Trade war: China says U.S. talks 'laid ground' to resolve dispute

US and China wrap up trade talks in Beijing. What happens next?

US and China wrap up trade talks in Beijing. What happens next?

The talks that started Monday were the first face-to-face meetings since Trump and his Chinese counterpart, Xi Jinping, agreed December 1 to suspend further action against each other's imports for 90 days while they negotiate over USA complaints that Beijing steals or pressures companies to hand over technology. The "negotiations" consisted of USA officials insisting that Beijing meet a long list of demands, but offering nothing in return, other than not proceeding with the higher tariffs.

Delegations from China and the United States ended talks that had lasted longer than expected in Beijing on Wednesday amid signs of progress on issues including purchases of U.S. farm and energy commodities and increased access to China's markets. "The US is very clear about China's stance". He added: "It's been a good one for us".

Trump imposed import tariffs on hundreds of billions of dollars of Chinese goods to pressure Beijing to change its practices on issues ranging from industrial subsidies to hacking.

The so-called "structural issues" are not about "fair trade", but reflect fears in Washington that China is a threat to United States ambitions for global domination.

There has been some indication of Chinese moves to address concerns regarding forced technology transfer, including recently proposed legislation that would bar local governments from forcing foreign firms to transfer technology or illegally restrict market access.

If talks continue to go well, a cabinet-level meeting is likely to happen before the end of the month. "Many of the administration's trade hawks regard them as nebulous, especially when it comes to Chinese trade practices that administration officials consider unfair", it stated.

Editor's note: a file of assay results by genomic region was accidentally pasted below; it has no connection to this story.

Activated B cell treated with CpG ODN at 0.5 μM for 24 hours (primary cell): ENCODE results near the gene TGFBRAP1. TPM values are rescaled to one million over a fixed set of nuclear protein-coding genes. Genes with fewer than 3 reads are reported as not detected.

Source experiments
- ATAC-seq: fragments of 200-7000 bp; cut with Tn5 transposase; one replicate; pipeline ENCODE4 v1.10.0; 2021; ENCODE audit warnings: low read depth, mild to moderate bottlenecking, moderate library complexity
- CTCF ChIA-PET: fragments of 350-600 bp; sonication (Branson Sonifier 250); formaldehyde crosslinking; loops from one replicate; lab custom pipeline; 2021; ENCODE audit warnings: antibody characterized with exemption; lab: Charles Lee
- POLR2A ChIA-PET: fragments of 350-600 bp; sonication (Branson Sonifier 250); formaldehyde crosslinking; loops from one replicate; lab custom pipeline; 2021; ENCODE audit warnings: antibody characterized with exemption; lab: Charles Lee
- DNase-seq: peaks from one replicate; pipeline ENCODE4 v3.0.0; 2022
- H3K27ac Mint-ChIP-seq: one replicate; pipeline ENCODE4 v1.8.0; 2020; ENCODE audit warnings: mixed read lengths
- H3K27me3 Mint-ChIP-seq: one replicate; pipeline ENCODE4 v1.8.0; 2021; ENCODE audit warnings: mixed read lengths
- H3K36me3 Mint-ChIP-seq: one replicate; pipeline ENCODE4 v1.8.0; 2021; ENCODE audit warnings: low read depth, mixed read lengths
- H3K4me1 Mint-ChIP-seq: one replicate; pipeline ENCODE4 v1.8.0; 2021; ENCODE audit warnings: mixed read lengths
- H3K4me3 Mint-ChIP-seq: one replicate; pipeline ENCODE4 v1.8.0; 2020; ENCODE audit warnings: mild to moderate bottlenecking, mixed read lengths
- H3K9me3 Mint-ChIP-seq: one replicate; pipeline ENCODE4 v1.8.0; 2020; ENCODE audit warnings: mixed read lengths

How China will enforce those measures will be key to any deal.

China also restarted purchases of American soybeans last month, providing relief for a crop hit by Chinese retaliatory tariffs.

Huawei punishes employees for iPhone tweet blunder
However, this did not stop Huawei from working with Galdot on future product releases, like the P20 the following year. Washington is also reportedly encouraging USA allies to stop using the Chinese company's phones and network equipment.

While Beijing has offered to allow U.S. corporations greater access to participation in manufacturing development in China, it is unwilling to abandon its plans to boost its industrial capabilities.

Facing a March deadline, talks aimed at ending a trade war between China and the US are underway, with the world's two biggest economies expressing optimism over the potential for progress but neither indicating its stance has changed.

Still, cooling economic growth in both countries is increasing pressure to reach a settlement. If no deal were reached and U.S. tariffs were raised as threatened on March 2, Chinese growth would be hard hit.

It was possible, she said, that either the truce would be extended or a lower than threatened tariff rate would be implemented on the US$200 billion worth of Chinese goods. The Communist country has been hit with an economic slowdown and its vehicle sales have dropped 19 percent last month from the year before, the steepest decline in China in almost three decades.

The standoff also reflects American anxiety about China's rise as a potential competitor in telecommunications and other technology. China will not make any "unreasonable concessions" and any agreement must involve compromise on both sides, the China Daily, a state newspaper, said on Wednesday.

This week's talks took place between mid-level officials. Donald Trump tweeted Tuesday morning, "Talks with China are going very well!" without offering further details.

The OPEC-led cuts are aimed at reining in an emerging supply overhang, in part because United States crude oil output surged by around two million barrels per day in 2018, to a record 11.7 million bpd.

American officials welcomed a "good few days" as they prepared to depart Beijing today, raising hopes that the world's two largest economies could draw a line under their acrimonious dispute and reach a deal.

Recommended News

We are pleased to provide this opportunity to share information, experiences and observations about what's in the news.
Some of the comments may be reprinted elsewhere in the site or in the newspaper.
Thank you for taking the time to offer your thoughts.